Some small-cap companies have not only survived effects of the pandemic but are even thriving
- Although many smaller companies have suffered as a result of the COVID-19 pandemic, some have thrived
- The gap between large caps and small caps is at historically high levels
- Many companies in the hotel sector are trading at valuations that assume a vaccine will not be developed
- Small-cap investors hope to be able to take advantage of a ‘new normal’ post-COVID-19
The COVID-19 pandemic’s impact on the global economy is evident to all. What has been perhaps surprising is how stock markets managed to bounce back from the crash so quickly.
But markets, particularly the US, have been driven by large-cap tech stocks to such an extent that small caps appear to have been left behind. That may be justified to some extent since small caps are generally single-product companies, often catering to a purely national market. The impact of the pandemic has clearly been disastrous for many such companies.
But each company has had a different experience. The sheer number of small caps means that, amid the economic havoc wreaked by the COVID-19 virus, there are still small-cap winners to be found.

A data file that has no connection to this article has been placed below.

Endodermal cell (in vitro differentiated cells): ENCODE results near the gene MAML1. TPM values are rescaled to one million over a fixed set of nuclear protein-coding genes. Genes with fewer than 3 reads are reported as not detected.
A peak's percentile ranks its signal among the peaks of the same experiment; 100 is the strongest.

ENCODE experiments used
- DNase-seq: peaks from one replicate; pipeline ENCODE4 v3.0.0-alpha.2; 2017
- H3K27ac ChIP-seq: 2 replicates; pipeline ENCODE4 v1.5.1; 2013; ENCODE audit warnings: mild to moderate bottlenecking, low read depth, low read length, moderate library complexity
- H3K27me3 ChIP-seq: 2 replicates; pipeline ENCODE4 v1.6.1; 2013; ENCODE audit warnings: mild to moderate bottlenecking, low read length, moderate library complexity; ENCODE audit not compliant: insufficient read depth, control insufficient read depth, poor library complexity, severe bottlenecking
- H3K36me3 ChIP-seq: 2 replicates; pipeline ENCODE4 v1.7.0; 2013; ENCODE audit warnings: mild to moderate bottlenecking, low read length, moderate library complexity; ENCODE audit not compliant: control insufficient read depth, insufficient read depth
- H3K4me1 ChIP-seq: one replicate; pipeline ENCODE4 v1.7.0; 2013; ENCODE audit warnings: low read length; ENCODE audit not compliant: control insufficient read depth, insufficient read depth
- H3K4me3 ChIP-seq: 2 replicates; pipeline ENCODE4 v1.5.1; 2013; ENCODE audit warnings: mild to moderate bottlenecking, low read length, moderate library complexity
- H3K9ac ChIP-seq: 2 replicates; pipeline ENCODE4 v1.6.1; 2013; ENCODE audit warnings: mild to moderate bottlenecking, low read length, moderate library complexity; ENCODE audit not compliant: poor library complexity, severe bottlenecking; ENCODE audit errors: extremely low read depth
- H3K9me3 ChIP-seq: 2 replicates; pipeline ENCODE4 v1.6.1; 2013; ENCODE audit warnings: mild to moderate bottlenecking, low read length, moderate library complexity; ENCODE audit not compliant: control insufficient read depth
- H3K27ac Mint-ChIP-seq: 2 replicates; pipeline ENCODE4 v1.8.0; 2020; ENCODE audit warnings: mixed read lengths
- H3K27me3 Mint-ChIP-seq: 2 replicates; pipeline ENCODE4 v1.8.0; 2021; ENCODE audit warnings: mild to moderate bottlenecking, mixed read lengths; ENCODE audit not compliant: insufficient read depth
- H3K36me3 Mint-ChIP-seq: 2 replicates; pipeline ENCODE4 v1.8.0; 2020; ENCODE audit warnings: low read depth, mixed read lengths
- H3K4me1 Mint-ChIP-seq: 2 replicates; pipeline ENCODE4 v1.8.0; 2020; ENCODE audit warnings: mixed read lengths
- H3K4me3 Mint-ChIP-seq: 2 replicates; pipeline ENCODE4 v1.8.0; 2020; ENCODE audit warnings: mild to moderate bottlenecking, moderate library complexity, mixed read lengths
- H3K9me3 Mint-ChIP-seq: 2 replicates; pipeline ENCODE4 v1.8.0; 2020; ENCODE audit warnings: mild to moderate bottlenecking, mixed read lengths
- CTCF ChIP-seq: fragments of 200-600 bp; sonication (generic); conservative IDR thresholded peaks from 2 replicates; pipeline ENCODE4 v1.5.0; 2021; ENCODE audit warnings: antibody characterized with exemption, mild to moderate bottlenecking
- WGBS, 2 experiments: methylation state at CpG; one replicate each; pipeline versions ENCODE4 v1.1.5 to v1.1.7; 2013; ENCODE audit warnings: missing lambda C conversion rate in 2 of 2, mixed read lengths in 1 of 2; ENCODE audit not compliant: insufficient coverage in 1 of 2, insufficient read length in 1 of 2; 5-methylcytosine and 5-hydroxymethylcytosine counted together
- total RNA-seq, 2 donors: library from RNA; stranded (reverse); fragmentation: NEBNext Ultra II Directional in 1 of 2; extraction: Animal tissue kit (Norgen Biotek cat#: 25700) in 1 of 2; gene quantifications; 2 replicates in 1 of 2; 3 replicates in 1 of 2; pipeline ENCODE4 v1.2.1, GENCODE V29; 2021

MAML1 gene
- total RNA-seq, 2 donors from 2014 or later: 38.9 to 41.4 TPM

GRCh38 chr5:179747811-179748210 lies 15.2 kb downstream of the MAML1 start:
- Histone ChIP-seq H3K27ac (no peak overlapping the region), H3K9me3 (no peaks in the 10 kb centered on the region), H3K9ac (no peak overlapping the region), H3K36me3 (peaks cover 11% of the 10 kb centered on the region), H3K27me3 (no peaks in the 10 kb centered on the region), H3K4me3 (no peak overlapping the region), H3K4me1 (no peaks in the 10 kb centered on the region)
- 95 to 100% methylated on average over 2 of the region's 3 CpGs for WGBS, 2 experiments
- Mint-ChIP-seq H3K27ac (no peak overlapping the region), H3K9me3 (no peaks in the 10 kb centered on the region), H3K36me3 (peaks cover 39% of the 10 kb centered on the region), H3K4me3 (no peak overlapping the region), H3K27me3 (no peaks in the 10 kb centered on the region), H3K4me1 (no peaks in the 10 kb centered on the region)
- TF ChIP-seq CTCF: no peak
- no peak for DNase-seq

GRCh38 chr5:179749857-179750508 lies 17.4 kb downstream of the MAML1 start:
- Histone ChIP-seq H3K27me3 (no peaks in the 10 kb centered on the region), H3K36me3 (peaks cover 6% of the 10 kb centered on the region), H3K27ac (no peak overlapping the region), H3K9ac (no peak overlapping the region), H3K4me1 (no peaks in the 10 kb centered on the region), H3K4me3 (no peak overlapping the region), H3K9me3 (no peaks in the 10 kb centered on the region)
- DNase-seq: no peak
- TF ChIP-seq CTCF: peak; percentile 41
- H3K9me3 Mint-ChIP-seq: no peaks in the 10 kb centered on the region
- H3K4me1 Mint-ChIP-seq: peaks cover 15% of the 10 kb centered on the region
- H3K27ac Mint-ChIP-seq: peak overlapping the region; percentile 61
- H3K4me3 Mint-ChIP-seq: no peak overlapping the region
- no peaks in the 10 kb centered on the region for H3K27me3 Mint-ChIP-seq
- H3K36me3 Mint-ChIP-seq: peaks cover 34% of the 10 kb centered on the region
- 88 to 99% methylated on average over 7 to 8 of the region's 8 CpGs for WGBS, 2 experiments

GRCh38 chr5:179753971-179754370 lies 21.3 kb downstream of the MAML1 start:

Travel, retail, hotels and restaurants have suffered badly. Companies in the digital space, or in the healthcare and pharmaceutical supply chains, can still thrive and in many cases expand. The new post-COVID-19 world requires careful consideration of which companies are likely to emerge stronger after the turmoil.
What is clear is that the gap between large caps and small caps is at historically high levels. Mid-year, valuation multiples for US tech stocks had continued to climb to record levels. “We are looking at a rubber band that’s stretching wider and wider,” says Satya Pradhuman, CEO of Cirrus Research. In comparison, its Cirrus tactical Size Premium model (CTSP), which assesses the relative attractiveness of small caps versus large caps, flashed a ‘buy small caps’ signal in March for the first time since September 2010.
This shift to favouring small caps, Pradhuman says, could be a signal that the mega-cap outperformance run that the market has been on for the past few years is coming to an end.
Moreover, points out Matt McGeary, portfolio manager at Eagle Asset Management, the US large technology together with a few others dominating the S&P 500 have driven the market upwards. They have grown so large that they are increasingly coming under investigation and their future is being politicised.